Apr 14, 2006

An Attack of Enlightenment

(photo by pehedges)

Bjork - Storm (mp3)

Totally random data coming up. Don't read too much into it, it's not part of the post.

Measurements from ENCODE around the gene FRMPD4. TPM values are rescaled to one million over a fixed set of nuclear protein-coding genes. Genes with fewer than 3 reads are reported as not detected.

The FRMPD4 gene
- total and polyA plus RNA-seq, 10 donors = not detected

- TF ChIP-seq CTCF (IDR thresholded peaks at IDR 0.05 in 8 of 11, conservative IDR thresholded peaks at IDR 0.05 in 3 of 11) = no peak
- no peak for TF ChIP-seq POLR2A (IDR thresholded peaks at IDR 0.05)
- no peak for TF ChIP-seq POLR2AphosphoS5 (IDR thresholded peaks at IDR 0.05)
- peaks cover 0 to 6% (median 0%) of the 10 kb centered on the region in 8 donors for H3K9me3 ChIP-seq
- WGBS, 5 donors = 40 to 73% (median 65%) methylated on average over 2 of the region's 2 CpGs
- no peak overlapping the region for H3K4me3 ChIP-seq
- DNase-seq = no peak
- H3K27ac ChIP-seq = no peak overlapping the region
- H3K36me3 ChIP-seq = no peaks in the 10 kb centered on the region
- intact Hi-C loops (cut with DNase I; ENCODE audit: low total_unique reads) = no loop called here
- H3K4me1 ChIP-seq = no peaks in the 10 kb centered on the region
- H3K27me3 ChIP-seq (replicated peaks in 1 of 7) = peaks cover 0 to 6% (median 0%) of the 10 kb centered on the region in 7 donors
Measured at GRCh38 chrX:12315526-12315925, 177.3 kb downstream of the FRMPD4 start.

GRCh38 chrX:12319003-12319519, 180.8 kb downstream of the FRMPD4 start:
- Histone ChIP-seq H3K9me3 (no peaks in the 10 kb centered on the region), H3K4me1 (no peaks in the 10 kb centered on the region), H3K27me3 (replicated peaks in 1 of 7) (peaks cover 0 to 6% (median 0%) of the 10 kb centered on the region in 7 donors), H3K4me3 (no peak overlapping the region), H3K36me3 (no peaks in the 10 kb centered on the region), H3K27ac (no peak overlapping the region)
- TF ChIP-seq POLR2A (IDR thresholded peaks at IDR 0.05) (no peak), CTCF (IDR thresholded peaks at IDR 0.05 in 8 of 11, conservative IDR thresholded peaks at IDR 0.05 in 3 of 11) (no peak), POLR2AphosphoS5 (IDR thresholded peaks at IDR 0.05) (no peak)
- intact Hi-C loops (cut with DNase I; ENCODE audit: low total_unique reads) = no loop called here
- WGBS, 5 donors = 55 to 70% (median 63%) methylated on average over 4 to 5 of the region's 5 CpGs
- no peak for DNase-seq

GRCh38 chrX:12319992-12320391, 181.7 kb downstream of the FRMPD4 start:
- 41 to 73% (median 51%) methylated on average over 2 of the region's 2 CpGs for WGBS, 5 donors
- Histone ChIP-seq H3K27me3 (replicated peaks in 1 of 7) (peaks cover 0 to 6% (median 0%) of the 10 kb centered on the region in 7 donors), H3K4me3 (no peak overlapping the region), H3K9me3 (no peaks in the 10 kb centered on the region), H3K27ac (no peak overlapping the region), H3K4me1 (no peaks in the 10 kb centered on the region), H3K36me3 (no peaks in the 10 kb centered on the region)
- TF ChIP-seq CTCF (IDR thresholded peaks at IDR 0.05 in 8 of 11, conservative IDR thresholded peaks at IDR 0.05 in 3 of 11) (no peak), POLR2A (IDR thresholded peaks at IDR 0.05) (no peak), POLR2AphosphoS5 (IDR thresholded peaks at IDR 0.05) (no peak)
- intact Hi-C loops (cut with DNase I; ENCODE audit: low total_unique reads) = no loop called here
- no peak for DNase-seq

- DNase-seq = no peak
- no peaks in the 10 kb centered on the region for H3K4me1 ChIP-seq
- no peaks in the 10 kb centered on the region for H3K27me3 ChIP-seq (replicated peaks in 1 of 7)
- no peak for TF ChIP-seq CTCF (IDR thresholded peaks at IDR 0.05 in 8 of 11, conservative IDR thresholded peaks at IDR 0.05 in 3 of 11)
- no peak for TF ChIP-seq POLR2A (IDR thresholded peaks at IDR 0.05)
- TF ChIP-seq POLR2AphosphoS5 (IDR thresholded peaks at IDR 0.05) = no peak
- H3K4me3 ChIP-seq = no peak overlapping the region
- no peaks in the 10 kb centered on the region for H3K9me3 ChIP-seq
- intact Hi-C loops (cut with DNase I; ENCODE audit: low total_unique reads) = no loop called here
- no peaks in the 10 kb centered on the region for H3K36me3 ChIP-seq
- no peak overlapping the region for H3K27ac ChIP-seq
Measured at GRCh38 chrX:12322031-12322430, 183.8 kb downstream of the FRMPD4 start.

After tucking in a socially clumsy cookout for the night with a blanket of regret, I settled on the front porch with a bottle of Guinness and became mezmorized by a grumbling electrical lightning storm in the distance, just above the trees. Inexplicably drawn to the novelty, I wandered barefooted through the darkened streets of the neighborhood until I reached a park where I could stretch my field of vision to accommodate the spectacle. A strikingly important dialogue was taking place between the erratic visual intensities, though I laid beneath on the spring grass as a fascinated voyeur completely perplexed to what had sparked the occasion. Quick firework flashes were answered by etch-a-sketch glow worms meandering across the sky. The only thing keeping me comfortable was my favourite wool cardigan (slightly more vulnerable after discovering a hole in the armpit this morning) and the exciting potential that accompanied the danger of the enveloping electric potential. This was an event those with a more structured spiritual framework would characterize as heightened by feeling the proximity of a divine presence. I just felt that something was happening, an infomercial-promised natural cure for my afflictions of monotony.